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2020 Schedule - October Topics

18 Dec 2019 16:29 #6631 by Bear
2020 Schedule - October Topics was created by Bear
Projected (mono only) – Composition – Rule of Odds
An image using the rule of odds in an urbanscape/ architecture photo.

Note: The topic is of using the “Rule of Odds” in an urbanscape/ architecture. You will need to apply the rule of odds to an urban or architectural subject/image.
I am mainly going to explain below the use of the Rule of Odds but I suggest you use this rule to show some urban or architectural image with say “three, five etc., windows, doors, pillars, steps, shadows, balustrade etc.,
The Rule of Odds.
NOTE: That you will still need to be aware of the compositional rules, like the “Rule of Thirds” which is different to the Rule of Odds. Unlike the rule of thirds, this “rule” isn't about where you place your subject in the frame of your photo but with arranging elements into very functional and good-looking quantities.
The rule of odds is guideline that will be useful to improve your composition skills. It consists of including an odd number of elements in your images.
It works better with small numbers and especially with the number three.
The strength of the composition decreases progressively as you increase the number of elements in the frame. But three elements can easily be arranged in lines or triangles.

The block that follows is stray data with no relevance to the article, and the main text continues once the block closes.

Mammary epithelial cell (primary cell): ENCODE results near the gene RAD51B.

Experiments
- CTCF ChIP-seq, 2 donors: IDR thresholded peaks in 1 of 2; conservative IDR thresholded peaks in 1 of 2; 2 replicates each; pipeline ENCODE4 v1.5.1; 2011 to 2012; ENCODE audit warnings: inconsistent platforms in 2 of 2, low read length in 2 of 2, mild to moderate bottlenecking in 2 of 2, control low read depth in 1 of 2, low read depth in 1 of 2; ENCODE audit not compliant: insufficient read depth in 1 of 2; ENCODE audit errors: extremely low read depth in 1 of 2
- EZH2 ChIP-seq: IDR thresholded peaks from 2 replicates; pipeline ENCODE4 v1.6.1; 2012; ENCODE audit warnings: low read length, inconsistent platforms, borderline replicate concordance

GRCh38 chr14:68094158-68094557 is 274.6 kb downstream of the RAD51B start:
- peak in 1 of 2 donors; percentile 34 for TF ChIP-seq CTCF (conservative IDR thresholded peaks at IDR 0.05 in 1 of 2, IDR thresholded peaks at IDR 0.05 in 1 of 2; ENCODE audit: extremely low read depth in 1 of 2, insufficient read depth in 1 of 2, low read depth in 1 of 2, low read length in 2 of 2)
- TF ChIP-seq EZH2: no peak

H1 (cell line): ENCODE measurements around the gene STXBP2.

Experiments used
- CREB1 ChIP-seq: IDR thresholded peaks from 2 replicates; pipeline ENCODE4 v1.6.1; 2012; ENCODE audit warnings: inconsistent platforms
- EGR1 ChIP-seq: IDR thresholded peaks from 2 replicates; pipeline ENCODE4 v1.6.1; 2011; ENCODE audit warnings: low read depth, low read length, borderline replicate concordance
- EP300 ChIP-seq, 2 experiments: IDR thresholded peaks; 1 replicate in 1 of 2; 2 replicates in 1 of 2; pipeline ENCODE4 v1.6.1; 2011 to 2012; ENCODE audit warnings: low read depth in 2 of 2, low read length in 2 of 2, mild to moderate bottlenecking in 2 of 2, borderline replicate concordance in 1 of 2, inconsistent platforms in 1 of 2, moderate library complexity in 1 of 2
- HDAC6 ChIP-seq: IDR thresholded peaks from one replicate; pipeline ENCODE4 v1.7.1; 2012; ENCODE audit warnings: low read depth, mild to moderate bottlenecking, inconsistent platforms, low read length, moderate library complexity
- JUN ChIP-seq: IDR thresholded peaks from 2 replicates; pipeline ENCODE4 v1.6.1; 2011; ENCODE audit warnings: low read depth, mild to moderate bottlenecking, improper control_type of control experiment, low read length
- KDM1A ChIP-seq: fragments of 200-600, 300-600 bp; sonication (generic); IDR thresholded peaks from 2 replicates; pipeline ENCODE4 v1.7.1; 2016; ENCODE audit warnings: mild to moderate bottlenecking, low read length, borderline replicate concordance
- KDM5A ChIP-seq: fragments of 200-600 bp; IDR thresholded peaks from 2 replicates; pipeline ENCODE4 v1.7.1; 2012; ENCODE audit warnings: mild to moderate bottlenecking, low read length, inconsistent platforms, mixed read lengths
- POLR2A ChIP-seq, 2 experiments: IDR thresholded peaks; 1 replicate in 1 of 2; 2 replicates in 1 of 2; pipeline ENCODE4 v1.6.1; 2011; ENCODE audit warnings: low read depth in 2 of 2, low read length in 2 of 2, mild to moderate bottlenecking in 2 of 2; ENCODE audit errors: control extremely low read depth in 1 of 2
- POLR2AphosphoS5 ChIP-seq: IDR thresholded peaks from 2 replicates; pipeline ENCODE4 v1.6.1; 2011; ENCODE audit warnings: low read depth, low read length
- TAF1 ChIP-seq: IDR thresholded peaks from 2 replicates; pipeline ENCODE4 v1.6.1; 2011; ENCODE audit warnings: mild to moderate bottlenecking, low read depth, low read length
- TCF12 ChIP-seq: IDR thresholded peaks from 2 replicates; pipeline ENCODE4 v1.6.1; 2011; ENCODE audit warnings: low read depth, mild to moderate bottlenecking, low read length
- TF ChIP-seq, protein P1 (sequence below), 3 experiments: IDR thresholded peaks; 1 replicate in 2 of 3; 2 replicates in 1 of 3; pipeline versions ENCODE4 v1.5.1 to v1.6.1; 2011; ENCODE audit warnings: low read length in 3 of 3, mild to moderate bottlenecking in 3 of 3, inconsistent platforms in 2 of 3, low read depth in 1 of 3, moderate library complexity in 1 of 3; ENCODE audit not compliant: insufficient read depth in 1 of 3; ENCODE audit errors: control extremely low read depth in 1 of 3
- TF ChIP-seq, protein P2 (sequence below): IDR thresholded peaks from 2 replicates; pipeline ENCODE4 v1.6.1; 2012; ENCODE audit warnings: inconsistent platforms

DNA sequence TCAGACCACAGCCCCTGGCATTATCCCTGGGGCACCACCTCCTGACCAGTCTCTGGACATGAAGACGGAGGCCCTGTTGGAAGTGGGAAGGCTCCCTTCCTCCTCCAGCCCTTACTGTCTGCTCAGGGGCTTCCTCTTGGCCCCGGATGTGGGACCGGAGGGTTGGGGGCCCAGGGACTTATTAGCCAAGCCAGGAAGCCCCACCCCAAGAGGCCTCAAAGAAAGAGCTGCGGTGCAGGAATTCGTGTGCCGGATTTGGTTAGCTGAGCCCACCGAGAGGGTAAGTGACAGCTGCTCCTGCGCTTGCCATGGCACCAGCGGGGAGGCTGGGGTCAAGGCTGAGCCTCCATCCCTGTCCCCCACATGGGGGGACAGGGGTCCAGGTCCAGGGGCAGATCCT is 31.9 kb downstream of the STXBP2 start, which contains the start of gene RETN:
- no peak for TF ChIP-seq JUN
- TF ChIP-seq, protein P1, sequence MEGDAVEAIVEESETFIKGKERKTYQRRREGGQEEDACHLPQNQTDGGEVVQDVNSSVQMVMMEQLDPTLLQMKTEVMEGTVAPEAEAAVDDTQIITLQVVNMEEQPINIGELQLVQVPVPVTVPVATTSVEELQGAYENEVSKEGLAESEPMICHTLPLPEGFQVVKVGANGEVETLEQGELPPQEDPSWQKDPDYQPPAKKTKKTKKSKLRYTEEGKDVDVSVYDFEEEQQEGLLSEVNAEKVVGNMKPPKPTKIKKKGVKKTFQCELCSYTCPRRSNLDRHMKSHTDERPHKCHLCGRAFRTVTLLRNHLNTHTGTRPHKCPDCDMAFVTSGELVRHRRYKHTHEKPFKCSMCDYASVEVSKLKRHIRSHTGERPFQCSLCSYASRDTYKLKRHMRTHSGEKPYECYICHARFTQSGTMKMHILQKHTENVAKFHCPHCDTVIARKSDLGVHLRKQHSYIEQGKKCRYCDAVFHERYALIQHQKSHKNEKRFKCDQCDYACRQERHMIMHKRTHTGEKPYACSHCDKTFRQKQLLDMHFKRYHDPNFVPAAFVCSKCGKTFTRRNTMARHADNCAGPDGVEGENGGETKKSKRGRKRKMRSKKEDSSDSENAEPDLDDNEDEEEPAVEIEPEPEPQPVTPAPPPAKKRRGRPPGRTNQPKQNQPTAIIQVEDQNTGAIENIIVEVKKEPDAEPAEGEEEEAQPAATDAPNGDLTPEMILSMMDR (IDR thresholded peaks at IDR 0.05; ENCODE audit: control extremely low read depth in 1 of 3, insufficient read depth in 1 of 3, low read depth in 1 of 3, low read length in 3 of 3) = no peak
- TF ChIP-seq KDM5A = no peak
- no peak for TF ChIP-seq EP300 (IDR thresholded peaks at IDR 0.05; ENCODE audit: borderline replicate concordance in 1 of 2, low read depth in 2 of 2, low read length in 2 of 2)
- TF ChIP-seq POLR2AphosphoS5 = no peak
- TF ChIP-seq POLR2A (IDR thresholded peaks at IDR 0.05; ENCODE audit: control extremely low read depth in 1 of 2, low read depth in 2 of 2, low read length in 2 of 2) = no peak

Consider the positioning as to the different depth in the image not on one linear plane for more interest.
Framing your subject with 2 surrounding objects (thus creating an odd number of 3) suggests balance and harmony visually. We tend to prefer balance and feel comfortable with these groupings of 3. Groups of 2 or 4 can sometimes create a sense of competition whereas the odd groupings tend to balance that a bit. This is a very subjective rule, but it does create balance.
Remember though that odd numbers really just refer to the number 3. NOTE: Beware that Objects of 5 or more can create more density than the viewer will perceive and the effect is null at that point. Larger numbers of objects, however can be divided visually into groupings of 3, thus bringing more cohesion to the composition.
The best way of using the rule of odds is to adjust your composition so that your subject remains the focus of your image – perhaps you can use smaller objects in the frame, or think about using distance – ie putting your elements on another plane, or perhaps having some of your composition out of focus as well.
You are looking to frame your subject, so you could try some of the following compositional choices:
• You can put your subjects in a line – side by side or perhaps vertically
• Or try a triangle formation
• When there are more than 3 elements, move them around to create a pleasing composition in the frame.
Remember with the rule of odds that we are really talking about limiting your compositional elements to 3 or possibly 5. You can still have odds with 5 or 7 objects, but you should stay with small populated groups, otherwise, you'll start falling more into the trap of repetition, patterns or rhythm instead of simple odds. And then we are back to your brain trying to group them and wandering around trying to find the focus.